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Initial studies on the temperature-phased anaerobic biofilter process

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The temperature-phased anaerobic biofilter (TPAB) process is a new high-rate anaerobic treatment system that includes a thermophilic biofilter connected in series to a mesophilic biofilter providing for two-temperature, two-phase treatment.

Three TPAB systems with thermophilic:mesophilic reactor size ratios of 1:7, 1:3, and 1:1 were operated at system hydraulic retention times (HRTs) of 24, 36, and 48 hours at temperatures of 56°C in the thermophilic phase and 35°C in the mesophilic phase. The three TPAB systems achieved soluble and total chemical oxygen demand (COD) reductions in excess of 97% and 90%, respectively, for a synthetic milk substrate over a range of system COD loadings from 2 to 16 g COD/L/d. There was little difference in performance between the three TPAB systems based on COD reduction and methane production, making it feasible to use a smaller thermophilic first phase in the TPAB system.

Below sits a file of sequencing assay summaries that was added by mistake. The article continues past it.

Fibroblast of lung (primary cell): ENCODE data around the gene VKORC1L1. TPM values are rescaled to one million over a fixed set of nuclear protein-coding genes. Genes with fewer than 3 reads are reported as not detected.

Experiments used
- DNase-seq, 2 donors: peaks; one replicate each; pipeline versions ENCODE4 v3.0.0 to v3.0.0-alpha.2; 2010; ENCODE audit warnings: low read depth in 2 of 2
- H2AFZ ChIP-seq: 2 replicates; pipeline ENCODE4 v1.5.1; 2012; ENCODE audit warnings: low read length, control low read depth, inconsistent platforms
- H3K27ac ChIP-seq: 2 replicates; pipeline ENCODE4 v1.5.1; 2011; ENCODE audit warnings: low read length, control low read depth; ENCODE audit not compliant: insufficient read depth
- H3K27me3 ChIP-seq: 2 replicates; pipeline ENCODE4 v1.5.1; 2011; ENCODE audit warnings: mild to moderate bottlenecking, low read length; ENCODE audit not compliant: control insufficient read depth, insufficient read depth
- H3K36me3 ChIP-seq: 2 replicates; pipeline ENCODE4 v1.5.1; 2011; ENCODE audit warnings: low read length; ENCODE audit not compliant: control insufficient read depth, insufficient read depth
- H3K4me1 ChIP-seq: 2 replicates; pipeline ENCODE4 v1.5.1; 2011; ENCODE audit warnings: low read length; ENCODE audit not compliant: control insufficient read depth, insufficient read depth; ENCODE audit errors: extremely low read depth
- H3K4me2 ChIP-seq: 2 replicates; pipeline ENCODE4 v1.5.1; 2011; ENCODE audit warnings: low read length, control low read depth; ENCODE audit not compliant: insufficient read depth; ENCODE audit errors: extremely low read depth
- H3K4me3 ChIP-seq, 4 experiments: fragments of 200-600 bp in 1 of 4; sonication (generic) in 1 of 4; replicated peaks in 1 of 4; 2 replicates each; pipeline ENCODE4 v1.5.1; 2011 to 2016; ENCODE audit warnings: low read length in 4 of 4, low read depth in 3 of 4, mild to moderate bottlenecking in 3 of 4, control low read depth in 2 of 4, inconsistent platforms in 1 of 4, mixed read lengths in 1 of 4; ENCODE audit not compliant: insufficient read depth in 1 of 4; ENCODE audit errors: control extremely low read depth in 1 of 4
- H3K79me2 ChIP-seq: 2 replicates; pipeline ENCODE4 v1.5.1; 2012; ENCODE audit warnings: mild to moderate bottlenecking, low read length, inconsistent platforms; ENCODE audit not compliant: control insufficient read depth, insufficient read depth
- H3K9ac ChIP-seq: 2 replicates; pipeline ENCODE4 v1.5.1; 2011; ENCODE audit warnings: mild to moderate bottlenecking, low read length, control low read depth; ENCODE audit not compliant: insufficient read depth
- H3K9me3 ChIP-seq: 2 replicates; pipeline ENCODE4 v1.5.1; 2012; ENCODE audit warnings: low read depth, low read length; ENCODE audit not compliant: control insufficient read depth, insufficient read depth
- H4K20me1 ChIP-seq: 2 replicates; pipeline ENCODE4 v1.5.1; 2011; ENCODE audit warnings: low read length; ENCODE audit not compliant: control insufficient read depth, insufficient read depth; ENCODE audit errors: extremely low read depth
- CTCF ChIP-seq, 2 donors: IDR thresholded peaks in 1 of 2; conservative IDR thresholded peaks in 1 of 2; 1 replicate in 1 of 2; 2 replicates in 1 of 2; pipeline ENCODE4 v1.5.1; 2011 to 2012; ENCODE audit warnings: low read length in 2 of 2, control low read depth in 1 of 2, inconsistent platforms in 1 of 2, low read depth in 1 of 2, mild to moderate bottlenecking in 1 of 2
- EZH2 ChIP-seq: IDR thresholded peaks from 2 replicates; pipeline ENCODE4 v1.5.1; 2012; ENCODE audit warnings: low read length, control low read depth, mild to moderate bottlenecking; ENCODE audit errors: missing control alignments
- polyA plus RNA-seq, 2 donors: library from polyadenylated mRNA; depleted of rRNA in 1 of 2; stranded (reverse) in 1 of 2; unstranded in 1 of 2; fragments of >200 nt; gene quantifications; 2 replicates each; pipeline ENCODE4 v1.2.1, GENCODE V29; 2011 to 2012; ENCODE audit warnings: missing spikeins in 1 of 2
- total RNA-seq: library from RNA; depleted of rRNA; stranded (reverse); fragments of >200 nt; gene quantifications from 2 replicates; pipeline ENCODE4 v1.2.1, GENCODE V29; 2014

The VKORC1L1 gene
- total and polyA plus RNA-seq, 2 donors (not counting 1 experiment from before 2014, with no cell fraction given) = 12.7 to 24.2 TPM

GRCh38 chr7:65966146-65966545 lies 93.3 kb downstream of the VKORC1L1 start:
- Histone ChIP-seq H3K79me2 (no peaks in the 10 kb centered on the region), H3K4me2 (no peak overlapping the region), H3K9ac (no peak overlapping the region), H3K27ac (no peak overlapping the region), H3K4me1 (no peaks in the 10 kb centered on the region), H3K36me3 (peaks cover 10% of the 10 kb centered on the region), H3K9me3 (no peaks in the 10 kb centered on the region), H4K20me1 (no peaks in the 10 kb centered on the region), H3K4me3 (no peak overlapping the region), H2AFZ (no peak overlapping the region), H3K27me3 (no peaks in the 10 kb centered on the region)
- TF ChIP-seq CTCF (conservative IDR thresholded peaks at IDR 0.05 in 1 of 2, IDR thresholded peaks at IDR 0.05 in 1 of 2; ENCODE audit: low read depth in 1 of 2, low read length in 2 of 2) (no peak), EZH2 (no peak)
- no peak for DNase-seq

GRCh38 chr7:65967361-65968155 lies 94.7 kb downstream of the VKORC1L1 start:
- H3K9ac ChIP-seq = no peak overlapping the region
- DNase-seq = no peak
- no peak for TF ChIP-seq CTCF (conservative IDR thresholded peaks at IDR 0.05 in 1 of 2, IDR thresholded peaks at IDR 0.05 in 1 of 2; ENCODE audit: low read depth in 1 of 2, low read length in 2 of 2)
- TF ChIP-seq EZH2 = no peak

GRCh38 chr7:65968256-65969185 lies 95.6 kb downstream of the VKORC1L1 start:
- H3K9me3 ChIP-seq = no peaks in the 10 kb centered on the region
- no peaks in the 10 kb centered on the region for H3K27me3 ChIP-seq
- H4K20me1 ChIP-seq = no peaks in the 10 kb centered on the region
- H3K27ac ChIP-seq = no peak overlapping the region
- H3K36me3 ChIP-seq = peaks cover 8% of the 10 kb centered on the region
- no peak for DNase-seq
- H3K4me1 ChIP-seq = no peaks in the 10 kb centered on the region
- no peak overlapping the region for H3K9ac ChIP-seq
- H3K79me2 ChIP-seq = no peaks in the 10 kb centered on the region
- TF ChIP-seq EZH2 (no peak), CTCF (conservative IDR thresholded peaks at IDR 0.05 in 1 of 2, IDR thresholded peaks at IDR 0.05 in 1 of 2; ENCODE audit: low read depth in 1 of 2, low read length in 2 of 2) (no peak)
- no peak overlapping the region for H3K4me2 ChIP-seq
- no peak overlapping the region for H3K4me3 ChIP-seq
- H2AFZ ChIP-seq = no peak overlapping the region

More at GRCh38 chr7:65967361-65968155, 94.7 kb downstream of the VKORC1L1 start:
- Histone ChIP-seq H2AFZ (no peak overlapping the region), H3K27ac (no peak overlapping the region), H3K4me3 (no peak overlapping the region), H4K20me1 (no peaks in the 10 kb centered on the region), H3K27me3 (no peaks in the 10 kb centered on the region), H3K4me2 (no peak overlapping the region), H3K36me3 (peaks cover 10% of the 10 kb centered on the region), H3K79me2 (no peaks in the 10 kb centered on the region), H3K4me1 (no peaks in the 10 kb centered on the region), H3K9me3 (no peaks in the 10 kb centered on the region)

At the 48-hour system HRT, the 6-hour thermophilic phase biofilter reached saturation loading at a COD load of 48 g/L/d. After further increases in organic loading, the methane production decreased in the thermophilic first phase and increased in the corresponding mesophilic second phase while levels of n-valeric and butyric acids increased significantly. It is proposed that a microbial population shift occurred in the thermophilic first phase at high organic loadings at low HRTs. Although a decrease in methane production from the thermophilic phase was observed, the performance of the overall two-stage TPAB system did not decline.

The TPAB systems were observed to outperform single-stage anaerobic filters operated at equivalent HRTs and organic loadings.


Document Type: Research Article


Publication date: 1995-11-01

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    Water Environment Research (WER) publishes peer-reviewed research papers, research notes, state-of-the-art and critical reviews on original, fundamental and applied research in all scientific and technical areas related to water quality, pollution control, and management. An annual Literature Review provides a review of published books and articles on water quality topics from the previous year.

    Published as: Sewage Works Journal, 1928 - 1949; Sewage and Industrial Wastes, 1950 - 1959; Journal Water Pollution Control Federation, 1959 - Oct 1989; Research Journal Water Pollution Control Federation, Nov 1989 - 1991; Water Environment Research, 1992 - present.
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